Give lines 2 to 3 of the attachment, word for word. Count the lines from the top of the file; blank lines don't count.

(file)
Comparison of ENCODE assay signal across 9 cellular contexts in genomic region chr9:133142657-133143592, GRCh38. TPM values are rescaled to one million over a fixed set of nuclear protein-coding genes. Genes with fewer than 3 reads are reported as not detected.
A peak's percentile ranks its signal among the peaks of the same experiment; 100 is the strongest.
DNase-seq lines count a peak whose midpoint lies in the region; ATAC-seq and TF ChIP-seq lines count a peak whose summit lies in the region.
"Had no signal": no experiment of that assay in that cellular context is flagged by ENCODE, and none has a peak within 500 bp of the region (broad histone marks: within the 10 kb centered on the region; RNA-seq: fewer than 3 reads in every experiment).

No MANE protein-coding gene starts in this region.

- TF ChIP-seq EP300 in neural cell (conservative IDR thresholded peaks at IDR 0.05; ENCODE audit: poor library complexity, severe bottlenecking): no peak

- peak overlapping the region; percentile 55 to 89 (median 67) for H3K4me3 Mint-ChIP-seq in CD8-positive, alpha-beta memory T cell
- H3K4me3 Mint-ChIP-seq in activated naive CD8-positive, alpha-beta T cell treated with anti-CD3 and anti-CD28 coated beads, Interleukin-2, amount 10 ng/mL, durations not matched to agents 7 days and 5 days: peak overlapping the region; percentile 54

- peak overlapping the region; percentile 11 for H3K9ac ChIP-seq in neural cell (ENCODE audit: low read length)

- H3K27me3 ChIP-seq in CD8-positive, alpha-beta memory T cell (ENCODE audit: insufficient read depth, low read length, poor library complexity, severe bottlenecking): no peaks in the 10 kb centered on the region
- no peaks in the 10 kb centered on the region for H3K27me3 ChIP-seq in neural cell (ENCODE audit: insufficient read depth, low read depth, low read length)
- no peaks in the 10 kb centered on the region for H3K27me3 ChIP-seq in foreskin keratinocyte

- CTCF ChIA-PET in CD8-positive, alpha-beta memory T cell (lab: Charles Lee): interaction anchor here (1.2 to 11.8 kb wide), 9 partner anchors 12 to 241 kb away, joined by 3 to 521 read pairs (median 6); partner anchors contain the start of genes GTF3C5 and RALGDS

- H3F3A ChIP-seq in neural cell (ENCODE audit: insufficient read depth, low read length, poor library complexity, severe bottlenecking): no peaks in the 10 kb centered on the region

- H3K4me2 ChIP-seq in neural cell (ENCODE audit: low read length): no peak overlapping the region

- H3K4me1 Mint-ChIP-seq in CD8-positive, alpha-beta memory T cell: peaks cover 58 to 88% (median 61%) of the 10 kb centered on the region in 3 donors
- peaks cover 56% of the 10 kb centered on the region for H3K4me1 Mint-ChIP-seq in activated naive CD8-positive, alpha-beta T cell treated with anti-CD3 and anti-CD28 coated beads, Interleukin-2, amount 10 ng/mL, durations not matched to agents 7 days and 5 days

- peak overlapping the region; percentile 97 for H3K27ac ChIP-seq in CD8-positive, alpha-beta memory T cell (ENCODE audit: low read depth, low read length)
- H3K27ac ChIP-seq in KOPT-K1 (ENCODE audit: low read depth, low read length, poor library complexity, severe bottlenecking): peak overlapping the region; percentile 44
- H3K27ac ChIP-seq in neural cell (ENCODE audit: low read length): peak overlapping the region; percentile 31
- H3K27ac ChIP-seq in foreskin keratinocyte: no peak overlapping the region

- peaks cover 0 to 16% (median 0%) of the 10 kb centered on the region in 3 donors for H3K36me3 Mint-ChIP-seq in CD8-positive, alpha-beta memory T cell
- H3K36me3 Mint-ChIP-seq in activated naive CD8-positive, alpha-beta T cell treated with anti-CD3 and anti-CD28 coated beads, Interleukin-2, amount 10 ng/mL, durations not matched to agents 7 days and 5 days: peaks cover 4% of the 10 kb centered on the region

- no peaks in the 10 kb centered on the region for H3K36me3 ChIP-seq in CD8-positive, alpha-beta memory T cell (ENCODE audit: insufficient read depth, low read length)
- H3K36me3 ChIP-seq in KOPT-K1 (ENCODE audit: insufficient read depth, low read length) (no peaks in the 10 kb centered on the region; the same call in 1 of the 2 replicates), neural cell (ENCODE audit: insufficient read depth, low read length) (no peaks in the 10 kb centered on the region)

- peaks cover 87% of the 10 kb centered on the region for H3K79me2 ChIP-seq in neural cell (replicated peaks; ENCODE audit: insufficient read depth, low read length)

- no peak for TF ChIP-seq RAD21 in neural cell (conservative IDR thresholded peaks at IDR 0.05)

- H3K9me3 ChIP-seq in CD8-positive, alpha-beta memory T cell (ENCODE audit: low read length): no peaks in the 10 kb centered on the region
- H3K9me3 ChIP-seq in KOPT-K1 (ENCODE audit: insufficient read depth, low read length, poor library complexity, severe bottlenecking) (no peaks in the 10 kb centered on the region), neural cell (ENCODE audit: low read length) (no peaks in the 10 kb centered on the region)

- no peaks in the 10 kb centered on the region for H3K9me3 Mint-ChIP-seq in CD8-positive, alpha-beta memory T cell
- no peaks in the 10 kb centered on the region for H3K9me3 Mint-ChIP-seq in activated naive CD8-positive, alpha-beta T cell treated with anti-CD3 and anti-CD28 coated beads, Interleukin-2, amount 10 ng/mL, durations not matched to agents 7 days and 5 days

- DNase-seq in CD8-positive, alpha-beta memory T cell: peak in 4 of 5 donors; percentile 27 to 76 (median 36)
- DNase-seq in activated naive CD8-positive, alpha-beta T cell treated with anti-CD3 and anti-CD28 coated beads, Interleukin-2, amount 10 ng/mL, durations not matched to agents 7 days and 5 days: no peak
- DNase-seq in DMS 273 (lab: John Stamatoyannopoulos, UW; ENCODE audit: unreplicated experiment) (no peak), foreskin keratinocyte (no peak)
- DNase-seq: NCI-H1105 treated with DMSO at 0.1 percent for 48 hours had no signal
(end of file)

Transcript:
A peak's percentile ranks its signal among the peaks of the same experiment; 100 is the strongest.
DNase-seq lines count a peak whose midpoint lies in the region; ATAC-seq and TF ChIP-seq lines count a peak whose summit lies in the region.